Most of us here in America recognize the Packard Bell name from the line of personal computers (PCs) they sold in the 1980s and 1990s. I owned three of them, beginning with an Intel 80286 model, then an 80486, and finally a Pentium model. They were in the "pizza box" format that sat on the desk with the CRT monitor on top; I always preferred that configuration over the tower type. Before Packard Bell made personal computers, they made personal radios for the desktop beginning back in the 1930s. That explains why Mr. J.T. Goode, an engineer with Packard Bell, would write an article in 1947 regarding a method to tune antennas using light bulbs. His example is for the 10-meter amateur radio band at 28.00 MHz to 29.69 MHz. If you do not have a SWR meter and are confident that the antenna and transmission line feeder are pretty close to spec, then this method serves as a good way to fine tune the antenna. Although not explicitly mentioned in the text, I assume that judging the relative brightness of the bulbs, especially since they are located on the antenna elements, requires performing the procedure in low ambient light level conditions, like at night.

Packard Bell was sold to a European company in the year 2000, and now markets PCs in the EU and Africa.

By J. T. Goode

Asst. Chief Eng. Packard-Bell Co.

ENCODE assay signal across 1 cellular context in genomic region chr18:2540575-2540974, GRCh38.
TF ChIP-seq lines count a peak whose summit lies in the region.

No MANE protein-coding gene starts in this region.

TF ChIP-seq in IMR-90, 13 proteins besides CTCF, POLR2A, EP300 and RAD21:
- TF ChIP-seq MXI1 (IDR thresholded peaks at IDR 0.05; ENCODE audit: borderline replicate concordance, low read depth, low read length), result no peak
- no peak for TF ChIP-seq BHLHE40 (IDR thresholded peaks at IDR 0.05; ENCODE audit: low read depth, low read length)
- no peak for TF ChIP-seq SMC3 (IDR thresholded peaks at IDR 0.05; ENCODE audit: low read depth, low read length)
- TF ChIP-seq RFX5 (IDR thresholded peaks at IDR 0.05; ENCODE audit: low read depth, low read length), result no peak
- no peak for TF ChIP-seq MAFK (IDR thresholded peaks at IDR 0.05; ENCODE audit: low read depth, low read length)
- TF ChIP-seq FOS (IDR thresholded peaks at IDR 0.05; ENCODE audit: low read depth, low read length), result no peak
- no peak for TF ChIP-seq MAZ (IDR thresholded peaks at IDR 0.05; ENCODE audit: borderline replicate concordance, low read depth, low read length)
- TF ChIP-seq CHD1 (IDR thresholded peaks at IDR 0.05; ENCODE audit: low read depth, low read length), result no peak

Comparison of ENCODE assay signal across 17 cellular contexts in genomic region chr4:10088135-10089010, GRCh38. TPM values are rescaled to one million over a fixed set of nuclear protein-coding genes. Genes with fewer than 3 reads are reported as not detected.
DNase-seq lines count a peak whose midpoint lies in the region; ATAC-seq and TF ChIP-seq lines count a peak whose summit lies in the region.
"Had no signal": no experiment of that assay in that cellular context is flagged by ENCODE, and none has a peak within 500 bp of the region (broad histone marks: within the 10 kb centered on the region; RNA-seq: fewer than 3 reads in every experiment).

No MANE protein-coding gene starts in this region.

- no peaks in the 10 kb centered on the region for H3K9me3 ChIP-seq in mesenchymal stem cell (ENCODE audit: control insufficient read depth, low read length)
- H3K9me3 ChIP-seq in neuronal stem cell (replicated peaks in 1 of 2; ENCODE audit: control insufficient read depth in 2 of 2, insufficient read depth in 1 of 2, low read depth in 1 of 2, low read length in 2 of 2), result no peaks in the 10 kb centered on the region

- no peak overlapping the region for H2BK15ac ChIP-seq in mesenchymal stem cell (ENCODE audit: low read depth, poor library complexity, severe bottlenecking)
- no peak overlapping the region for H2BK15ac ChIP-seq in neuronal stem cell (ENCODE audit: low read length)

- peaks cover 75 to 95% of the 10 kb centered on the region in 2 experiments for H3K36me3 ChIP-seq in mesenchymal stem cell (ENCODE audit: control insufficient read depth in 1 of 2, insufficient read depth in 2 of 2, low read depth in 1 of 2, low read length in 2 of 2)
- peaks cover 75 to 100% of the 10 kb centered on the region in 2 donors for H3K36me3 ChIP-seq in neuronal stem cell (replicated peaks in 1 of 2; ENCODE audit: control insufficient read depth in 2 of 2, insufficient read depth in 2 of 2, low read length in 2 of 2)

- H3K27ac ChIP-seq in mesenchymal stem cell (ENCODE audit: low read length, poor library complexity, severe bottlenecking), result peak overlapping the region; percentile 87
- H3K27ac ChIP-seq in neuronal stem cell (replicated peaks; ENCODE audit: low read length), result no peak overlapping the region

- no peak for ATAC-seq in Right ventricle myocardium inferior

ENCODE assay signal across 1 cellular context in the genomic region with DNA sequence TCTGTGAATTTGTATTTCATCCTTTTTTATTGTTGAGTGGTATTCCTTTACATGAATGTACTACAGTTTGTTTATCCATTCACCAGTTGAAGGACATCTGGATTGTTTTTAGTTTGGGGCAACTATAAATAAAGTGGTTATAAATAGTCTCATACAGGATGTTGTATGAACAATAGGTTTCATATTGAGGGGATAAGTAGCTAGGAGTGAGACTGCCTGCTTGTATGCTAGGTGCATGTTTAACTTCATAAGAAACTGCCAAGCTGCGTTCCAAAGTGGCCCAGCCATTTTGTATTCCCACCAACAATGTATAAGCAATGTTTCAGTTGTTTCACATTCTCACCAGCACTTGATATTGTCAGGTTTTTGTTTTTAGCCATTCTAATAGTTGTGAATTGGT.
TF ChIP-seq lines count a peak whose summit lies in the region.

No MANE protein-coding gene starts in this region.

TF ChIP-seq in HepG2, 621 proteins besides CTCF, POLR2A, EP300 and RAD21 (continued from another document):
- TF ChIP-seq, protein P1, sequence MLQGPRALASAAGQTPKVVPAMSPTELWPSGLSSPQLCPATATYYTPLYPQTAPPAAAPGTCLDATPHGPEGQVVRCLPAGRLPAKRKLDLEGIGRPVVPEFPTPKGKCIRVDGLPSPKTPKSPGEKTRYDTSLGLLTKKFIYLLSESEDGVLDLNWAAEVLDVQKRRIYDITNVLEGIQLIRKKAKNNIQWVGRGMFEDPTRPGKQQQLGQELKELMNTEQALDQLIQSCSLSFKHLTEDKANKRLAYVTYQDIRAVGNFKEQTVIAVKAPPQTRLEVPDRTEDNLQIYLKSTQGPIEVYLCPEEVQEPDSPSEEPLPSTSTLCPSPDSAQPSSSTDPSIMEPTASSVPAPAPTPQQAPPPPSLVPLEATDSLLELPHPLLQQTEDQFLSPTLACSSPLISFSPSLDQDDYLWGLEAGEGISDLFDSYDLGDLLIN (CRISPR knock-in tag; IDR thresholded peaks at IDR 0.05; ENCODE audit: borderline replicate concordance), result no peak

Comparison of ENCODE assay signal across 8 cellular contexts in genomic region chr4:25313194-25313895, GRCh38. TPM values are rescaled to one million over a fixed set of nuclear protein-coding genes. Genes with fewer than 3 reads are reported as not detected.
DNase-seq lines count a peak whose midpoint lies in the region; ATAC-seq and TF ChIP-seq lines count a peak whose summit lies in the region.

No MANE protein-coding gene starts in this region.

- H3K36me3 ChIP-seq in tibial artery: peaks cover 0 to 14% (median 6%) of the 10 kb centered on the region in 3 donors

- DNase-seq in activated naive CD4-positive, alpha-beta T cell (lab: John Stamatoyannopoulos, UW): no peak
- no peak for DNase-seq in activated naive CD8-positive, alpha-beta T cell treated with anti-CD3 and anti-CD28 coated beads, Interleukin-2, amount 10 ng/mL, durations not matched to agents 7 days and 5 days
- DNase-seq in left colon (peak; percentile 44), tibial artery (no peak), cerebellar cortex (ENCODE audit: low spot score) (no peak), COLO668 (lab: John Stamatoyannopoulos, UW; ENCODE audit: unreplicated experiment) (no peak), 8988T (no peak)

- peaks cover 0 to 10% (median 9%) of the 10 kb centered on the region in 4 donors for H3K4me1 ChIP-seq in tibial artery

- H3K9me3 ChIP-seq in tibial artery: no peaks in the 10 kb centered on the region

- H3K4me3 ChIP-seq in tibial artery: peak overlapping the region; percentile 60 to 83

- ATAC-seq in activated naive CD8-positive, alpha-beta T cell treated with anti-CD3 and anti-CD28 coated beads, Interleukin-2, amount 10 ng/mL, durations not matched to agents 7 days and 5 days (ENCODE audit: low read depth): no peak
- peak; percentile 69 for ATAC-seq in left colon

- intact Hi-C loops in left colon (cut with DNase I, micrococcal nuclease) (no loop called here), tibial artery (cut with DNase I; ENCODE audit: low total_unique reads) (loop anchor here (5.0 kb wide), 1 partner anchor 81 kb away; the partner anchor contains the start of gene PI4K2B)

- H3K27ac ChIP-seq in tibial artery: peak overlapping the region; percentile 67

Standard panel light bulbs are the only pieces of equipment required to properly match antenna to transmitter.

Anyone who loads a transmitting antenna for the first time soon finds out there is considerably more to the problem than what appears on the surface. The necessity of a proper match for transferring electrical power is a well established fact. Ways and means of accomplishing this result are numerous. To the engineer holding a college degree, the problem is purely mathematical. To the newcomer in radio, the problem is normally solved by an infinite number of experiments which result in a questionable answer. This same type of answer may be experienced by the engineer if he relies wholly on mathematics to create the proper match.

When a transmitter is correctly matched to an antenna, the mathematical solution is achieved. Mathematical solutions to such problems deal with all circuits in a perfect state, which is seldom possible. Such being the case, the engineer must be in a position to decide where a compromise can be made in the effort to obtain perfection. The purpose of this article is to show short cuts with various r.f. loading problems.